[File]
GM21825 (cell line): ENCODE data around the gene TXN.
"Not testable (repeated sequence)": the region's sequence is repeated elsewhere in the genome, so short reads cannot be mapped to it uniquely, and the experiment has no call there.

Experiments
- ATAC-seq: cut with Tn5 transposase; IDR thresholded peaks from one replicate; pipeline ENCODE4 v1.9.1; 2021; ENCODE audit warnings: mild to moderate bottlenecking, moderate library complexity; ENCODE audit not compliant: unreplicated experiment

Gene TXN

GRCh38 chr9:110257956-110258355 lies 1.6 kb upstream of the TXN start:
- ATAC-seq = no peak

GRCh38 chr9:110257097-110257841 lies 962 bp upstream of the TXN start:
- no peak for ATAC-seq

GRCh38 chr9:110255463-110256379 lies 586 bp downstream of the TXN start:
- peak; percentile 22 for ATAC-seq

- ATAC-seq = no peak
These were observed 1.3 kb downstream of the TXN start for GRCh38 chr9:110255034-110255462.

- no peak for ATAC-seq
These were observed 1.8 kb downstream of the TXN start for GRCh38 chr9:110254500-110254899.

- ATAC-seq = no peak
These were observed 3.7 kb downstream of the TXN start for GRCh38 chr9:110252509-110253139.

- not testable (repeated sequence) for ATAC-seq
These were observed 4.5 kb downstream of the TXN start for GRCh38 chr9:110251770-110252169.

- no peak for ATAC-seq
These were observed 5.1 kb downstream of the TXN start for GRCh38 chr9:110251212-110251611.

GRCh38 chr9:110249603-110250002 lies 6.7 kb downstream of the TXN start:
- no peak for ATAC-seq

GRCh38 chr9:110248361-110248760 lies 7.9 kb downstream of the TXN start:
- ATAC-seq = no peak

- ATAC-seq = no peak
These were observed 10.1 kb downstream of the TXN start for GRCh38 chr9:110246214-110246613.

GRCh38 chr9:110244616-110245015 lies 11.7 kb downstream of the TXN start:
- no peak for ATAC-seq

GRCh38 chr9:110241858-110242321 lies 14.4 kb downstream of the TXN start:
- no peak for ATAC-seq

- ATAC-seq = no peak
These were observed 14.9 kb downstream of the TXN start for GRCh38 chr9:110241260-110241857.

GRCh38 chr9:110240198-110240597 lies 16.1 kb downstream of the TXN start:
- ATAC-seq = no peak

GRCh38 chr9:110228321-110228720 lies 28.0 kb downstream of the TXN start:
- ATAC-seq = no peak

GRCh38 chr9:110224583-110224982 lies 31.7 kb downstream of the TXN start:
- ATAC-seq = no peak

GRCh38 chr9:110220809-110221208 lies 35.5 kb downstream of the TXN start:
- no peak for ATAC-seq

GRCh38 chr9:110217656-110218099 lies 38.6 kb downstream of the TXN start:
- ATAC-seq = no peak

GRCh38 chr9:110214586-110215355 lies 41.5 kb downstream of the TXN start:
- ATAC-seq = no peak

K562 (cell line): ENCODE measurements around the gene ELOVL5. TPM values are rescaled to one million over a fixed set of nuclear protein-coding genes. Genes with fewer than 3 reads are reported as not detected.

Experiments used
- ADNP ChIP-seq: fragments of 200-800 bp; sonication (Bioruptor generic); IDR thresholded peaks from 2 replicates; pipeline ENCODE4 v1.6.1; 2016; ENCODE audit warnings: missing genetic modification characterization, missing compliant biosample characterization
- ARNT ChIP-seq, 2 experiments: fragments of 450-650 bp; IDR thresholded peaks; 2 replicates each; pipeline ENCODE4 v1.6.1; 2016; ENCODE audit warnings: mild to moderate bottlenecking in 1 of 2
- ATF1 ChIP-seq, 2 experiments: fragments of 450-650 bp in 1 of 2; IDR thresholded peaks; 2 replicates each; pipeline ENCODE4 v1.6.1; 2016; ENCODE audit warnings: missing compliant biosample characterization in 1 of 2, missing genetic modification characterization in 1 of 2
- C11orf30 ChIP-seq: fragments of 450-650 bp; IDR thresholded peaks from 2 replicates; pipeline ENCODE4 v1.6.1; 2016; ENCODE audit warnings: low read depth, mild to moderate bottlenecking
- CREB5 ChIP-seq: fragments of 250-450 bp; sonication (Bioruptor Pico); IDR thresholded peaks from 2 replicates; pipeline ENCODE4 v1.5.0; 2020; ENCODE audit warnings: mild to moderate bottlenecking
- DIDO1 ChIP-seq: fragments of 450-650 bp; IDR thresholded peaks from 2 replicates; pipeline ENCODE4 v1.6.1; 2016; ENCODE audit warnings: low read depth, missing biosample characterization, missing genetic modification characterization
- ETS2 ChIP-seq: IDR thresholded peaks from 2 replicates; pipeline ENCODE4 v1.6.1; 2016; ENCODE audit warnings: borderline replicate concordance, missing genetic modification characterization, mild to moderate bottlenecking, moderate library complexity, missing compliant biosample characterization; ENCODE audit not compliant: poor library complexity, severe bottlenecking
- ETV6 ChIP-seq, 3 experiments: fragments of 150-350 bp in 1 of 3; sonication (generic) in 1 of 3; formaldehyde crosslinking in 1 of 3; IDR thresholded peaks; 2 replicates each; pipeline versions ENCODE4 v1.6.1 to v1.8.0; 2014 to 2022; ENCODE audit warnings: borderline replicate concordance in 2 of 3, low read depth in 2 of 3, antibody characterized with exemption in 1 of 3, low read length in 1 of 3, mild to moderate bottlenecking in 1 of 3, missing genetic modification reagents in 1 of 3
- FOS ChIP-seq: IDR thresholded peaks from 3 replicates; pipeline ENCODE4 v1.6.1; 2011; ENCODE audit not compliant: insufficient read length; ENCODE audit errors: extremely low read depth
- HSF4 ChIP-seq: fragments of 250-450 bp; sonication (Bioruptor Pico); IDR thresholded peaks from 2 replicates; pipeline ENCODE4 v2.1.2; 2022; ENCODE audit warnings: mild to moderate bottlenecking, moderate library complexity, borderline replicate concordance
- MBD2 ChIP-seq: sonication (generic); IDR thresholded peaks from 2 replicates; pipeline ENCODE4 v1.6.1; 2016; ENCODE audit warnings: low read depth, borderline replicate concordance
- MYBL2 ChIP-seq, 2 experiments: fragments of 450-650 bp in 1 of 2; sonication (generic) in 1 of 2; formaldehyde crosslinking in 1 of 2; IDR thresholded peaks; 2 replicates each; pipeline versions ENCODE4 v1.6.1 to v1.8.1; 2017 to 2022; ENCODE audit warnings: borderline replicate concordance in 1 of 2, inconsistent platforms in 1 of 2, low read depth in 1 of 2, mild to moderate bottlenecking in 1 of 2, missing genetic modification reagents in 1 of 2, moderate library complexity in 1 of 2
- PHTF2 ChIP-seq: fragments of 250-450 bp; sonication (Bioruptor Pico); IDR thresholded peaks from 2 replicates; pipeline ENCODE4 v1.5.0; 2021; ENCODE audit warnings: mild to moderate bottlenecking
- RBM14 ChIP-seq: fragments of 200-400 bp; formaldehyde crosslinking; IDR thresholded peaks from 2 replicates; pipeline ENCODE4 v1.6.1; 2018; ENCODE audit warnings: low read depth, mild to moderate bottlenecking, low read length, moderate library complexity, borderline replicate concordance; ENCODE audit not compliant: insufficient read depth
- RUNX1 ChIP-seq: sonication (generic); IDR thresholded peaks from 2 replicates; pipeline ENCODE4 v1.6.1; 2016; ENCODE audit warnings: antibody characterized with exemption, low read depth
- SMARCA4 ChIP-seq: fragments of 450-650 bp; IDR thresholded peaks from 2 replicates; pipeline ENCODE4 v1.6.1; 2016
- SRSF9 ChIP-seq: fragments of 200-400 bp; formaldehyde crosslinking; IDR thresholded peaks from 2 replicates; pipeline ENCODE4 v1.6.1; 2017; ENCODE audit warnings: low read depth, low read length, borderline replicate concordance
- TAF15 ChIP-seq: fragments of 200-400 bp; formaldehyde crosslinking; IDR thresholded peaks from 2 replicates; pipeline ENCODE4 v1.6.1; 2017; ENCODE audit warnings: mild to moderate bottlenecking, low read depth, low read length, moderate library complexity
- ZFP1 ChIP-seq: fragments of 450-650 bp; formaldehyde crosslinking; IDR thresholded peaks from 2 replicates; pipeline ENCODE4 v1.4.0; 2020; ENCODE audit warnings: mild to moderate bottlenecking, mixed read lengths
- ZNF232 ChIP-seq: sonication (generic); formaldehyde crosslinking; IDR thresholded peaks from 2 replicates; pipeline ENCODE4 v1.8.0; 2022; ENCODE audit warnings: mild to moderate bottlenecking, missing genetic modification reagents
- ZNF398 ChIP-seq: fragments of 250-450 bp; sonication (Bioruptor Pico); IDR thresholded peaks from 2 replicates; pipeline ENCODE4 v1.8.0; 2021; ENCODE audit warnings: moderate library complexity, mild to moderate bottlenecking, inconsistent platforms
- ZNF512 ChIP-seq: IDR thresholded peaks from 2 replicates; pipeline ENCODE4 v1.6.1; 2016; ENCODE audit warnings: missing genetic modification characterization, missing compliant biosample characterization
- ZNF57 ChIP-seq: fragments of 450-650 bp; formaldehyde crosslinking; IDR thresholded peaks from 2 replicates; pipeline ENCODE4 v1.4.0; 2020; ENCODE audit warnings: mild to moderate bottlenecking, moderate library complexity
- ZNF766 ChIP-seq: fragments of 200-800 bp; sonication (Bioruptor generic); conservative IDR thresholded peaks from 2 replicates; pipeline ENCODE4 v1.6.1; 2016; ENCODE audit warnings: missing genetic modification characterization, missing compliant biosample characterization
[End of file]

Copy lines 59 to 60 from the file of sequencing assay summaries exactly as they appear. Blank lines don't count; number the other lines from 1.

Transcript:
- MYBL2 ChIP-seq, 2 experiments: fragments of 450-650 bp in 1 of 2; sonication (generic) in 1 of 2; formaldehyde crosslinking in 1 of 2; IDR thresholded peaks; 2 replicates each; pipeline versions ENCODE4 v1.6.1 to v1.8.1; 2017 to 2022; ENCODE audit warnings: borderline replicate concordance in 1 of 2, inconsistent platforms in 1 of 2, low read depth in 1 of 2, mild to moderate bottlenecking in 1 of 2, missing genetic modification reagents in 1 of 2, moderate library complexity in 1 of 2
- PHTF2 ChIP-seq: fragments of 250-450 bp; sonication (Bioruptor Pico); IDR thresholded peaks from 2 replicates; pipeline ENCODE4 v1.5.0; 2021; ENCODE audit warnings: mild to moderate bottlenecking